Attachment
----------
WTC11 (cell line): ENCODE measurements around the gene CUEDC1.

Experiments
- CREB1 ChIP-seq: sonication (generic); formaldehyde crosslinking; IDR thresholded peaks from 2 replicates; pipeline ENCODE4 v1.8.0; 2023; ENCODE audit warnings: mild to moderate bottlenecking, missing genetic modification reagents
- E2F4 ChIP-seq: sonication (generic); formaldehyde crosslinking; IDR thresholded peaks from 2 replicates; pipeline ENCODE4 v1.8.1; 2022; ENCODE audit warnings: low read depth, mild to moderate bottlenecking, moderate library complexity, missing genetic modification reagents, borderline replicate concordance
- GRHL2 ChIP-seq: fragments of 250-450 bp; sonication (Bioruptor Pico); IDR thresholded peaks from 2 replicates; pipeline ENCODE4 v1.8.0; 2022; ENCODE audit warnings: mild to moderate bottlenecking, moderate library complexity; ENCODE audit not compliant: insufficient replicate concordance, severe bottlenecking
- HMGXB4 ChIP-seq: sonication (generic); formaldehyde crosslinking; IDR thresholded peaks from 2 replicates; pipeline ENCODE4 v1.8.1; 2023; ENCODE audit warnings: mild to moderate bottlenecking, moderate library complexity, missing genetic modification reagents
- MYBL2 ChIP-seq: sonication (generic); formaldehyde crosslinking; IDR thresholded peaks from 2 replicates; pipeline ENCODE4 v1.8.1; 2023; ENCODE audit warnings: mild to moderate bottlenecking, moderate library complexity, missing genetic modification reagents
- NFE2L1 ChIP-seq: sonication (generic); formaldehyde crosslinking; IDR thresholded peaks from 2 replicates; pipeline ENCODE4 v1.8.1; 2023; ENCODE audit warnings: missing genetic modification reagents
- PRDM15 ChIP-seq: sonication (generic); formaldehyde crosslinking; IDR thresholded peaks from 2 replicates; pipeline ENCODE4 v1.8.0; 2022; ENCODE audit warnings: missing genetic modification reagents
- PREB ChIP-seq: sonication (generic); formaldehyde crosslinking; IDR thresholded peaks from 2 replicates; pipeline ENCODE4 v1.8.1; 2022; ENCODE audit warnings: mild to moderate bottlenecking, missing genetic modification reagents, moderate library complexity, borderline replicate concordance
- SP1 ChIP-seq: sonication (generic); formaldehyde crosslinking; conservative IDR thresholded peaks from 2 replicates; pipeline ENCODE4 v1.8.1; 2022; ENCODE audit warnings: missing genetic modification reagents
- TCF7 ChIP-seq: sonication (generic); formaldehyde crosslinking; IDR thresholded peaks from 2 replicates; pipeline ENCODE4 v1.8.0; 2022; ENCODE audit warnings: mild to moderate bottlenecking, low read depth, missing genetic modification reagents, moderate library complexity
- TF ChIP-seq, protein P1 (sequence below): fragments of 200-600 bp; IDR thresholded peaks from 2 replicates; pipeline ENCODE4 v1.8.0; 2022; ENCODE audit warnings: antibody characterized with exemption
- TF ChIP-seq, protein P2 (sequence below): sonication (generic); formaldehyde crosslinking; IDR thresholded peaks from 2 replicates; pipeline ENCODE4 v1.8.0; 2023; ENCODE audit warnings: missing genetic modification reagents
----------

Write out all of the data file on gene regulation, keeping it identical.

WTC11 (cell line): ENCODE measurements around the gene CUEDC1.

Experiments
- CREB1 ChIP-seq: sonication (generic); formaldehyde crosslinking; IDR thresholded peaks from 2 replicates; pipeline ENCODE4 v1.8.0; 2023; ENCODE audit warnings: mild to moderate bottlenecking, missing genetic modification reagents
- E2F4 ChIP-seq: sonication (generic); formaldehyde crosslinking; IDR thresholded peaks from 2 replicates; pipeline ENCODE4 v1.8.1; 2022; ENCODE audit warnings: low read depth, mild to moderate bottlenecking, moderate library complexity, missing genetic modification reagents, borderline replicate concordance
- GRHL2 ChIP-seq: fragments of 250-450 bp; sonication (Bioruptor Pico); IDR thresholded peaks from 2 replicates; pipeline ENCODE4 v1.8.0; 2022; ENCODE audit warnings: mild to moderate bottlenecking, moderate library complexity; ENCODE audit not compliant: insufficient replicate concordance, severe bottlenecking
- HMGXB4 ChIP-seq: sonication (generic); formaldehyde crosslinking; IDR thresholded peaks from 2 replicates; pipeline ENCODE4 v1.8.1; 2023; ENCODE audit warnings: mild to moderate bottlenecking, moderate library complexity, missing genetic modification reagents
- MYBL2 ChIP-seq: sonication (generic); formaldehyde crosslinking; IDR thresholded peaks from 2 replicates; pipeline ENCODE4 v1.8.1; 2023; ENCODE audit warnings: mild to moderate bottlenecking, moderate library complexity, missing genetic modification reagents
- NFE2L1 ChIP-seq: sonication (generic); formaldehyde crosslinking; IDR thresholded peaks from 2 replicates; pipeline ENCODE4 v1.8.1; 2023; ENCODE audit warnings: missing genetic modification reagents
- PRDM15 ChIP-seq: sonication (generic); formaldehyde crosslinking; IDR thresholded peaks from 2 replicates; pipeline ENCODE4 v1.8.0; 2022; ENCODE audit warnings: missing genetic modification reagents
- PREB ChIP-seq: sonication (generic); formaldehyde crosslinking; IDR thresholded peaks from 2 replicates; pipeline ENCODE4 v1.8.1; 2022; ENCODE audit warnings: mild to moderate bottlenecking, missing genetic modification reagents, moderate library complexity, borderline replicate concordance
- SP1 ChIP-seq: sonication (generic); formaldehyde crosslinking; conservative IDR thresholded peaks from 2 replicates; pipeline ENCODE4 v1.8.1; 2022; ENCODE audit warnings: missing genetic modification reagents
- TCF7 ChIP-seq: sonication (generic); formaldehyde crosslinking; IDR thresholded peaks from 2 replicates; pipeline ENCODE4 v1.8.0; 2022; ENCODE audit warnings: mild to moderate bottlenecking, low read depth, missing genetic modification reagents, moderate library complexity
- TF ChIP-seq, protein P1 (sequence below): fragments of 200-600 bp; IDR thresholded peaks from 2 replicates; pipeline ENCODE4 v1.8.0; 2022; ENCODE audit warnings: antibody characterized with exemption
- TF ChIP-seq, protein P2 (sequence below): sonication (generic); formaldehyde crosslinking; IDR thresholded peaks from 2 replicates; pipeline ENCODE4 v1.8.0; 2023; ENCODE audit warnings: missing genetic modification reagents